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NETHERLANDS IGAMING MARKET “TO BECOME ONE OF EUROPE’S BIGGEST”

A report from Online Casino Ground concludes that the country could build one of the largest markets on the continent.

The Netherlands.- A report released by Online Casino Ground says that the Netherlands’ online gambling market “is set to become one of Europe’s biggest”.

The Netherlands’ regulated igaming market is due to launch on October 1.

The report from Online Casino Ground, a Dutch online casino information hub, predicts that sports betting will be the most popular market after lotteries, followed by online casino gaming which will be legalised in the country through the implementation of the much-delayed Remote Gaming Act on April 1.

The hub’s research found that among casino products, roulette is the most played by Dutch customers (38 per cent), followed by blackjack (31 per cent) and slots (25 per cent). Bingo, baccarat and online poker make up the remaining 12 per cent.

Online Casino Ground said: “With the new Dutch legislation finally just a matter of weeks away we are excited to see the potential that lies ahead for incoming operators and other stakeholders.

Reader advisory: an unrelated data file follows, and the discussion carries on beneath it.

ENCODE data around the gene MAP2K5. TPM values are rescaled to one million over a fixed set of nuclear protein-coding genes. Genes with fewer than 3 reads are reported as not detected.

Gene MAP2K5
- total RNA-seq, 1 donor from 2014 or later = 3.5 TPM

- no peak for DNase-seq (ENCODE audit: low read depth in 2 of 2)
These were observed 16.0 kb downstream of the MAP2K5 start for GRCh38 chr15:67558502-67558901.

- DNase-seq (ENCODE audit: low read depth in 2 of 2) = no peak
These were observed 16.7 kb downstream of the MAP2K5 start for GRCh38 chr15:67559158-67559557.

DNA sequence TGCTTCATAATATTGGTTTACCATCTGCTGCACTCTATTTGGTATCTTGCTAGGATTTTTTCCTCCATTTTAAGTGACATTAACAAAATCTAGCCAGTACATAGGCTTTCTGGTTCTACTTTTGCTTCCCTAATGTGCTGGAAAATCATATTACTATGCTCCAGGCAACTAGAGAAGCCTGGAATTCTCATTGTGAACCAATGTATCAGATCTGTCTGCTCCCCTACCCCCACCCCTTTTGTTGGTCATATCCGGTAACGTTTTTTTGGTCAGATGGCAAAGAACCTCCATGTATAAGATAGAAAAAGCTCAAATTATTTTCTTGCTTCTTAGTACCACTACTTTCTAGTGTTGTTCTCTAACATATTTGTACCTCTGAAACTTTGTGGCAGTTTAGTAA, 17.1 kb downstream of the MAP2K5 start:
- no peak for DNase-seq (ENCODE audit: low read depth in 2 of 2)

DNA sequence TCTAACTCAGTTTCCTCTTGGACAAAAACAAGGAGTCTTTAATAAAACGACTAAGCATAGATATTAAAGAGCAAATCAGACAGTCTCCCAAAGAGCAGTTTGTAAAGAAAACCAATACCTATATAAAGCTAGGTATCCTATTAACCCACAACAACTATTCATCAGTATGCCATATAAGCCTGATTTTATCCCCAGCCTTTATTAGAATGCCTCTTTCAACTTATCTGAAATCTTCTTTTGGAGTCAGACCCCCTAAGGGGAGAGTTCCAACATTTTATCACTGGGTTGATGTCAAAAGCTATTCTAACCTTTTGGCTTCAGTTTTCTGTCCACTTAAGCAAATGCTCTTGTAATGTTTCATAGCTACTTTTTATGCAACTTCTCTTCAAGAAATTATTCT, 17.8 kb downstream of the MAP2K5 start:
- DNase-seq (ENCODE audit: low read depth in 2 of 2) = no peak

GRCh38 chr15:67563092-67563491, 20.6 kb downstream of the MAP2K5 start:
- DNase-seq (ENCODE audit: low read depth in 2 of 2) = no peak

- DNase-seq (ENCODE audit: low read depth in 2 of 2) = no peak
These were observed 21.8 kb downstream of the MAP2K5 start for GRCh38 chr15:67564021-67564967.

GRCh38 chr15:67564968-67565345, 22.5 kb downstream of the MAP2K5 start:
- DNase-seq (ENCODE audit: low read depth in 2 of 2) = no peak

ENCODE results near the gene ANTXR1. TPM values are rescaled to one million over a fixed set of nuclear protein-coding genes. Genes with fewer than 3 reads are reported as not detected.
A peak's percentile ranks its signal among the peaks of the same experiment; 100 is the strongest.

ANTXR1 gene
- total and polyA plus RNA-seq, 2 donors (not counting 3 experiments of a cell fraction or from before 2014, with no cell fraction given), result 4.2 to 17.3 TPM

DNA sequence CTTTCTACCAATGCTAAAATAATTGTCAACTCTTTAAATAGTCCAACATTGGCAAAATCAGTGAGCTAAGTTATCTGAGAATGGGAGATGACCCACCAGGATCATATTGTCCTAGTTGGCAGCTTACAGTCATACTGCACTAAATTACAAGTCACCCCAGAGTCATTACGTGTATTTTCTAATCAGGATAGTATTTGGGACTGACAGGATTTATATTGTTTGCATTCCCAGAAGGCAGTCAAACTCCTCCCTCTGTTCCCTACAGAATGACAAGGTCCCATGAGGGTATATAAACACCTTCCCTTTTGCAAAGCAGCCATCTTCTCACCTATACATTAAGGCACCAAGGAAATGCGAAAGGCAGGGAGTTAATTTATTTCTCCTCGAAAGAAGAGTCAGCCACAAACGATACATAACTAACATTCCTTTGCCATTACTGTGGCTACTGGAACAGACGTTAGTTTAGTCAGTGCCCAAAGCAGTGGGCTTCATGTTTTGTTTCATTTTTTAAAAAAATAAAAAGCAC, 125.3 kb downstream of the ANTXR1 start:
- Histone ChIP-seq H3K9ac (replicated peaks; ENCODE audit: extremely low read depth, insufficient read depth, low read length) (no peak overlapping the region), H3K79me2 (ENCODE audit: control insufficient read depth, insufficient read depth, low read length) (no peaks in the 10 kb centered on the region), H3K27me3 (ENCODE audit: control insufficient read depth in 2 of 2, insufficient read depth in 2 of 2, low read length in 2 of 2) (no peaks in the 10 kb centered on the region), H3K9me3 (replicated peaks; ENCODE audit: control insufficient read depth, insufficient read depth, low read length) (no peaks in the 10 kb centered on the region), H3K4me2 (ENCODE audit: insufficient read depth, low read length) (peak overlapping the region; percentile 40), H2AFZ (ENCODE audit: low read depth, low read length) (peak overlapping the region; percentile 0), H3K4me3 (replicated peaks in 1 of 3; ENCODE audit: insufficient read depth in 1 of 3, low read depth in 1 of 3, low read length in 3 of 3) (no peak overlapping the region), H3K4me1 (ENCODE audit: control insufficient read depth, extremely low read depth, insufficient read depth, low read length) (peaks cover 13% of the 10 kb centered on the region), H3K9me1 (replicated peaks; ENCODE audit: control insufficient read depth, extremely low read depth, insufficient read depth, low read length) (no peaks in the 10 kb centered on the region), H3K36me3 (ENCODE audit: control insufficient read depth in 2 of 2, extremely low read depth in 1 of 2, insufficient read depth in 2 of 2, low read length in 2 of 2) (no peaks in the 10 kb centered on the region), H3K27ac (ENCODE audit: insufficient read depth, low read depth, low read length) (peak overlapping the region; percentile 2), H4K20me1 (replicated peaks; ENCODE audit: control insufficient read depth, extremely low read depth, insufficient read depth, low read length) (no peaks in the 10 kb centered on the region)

“The data points towards a healthy start for the online market with players ready to embrace the new offering.

“There is no surprise that many major industry names have expressed an interest in entering the Dutch market.

“The legalisation of online gambling in the Netherlands comes at a time when the Dutch player is primed to welcome legal offerings, willing to spend more money than many of their European counterparts, and additional gambling options will entice a whole new audience.”

It predicted that the Dutch market will have higher potential revenue than that of Germany, which is also regulating online gambling this year.

The number of active Dutch players is estimated to have increased from 500,000 in 2015 to 1.2 million in 2019, while gross gaming revenue rose from €296m to €3.1bn.

The report noted the extent of unlicensed operations in the Dutch gambling market. It estimated that current restrictions have pushed 50 per cent of sports bettors to the black market.




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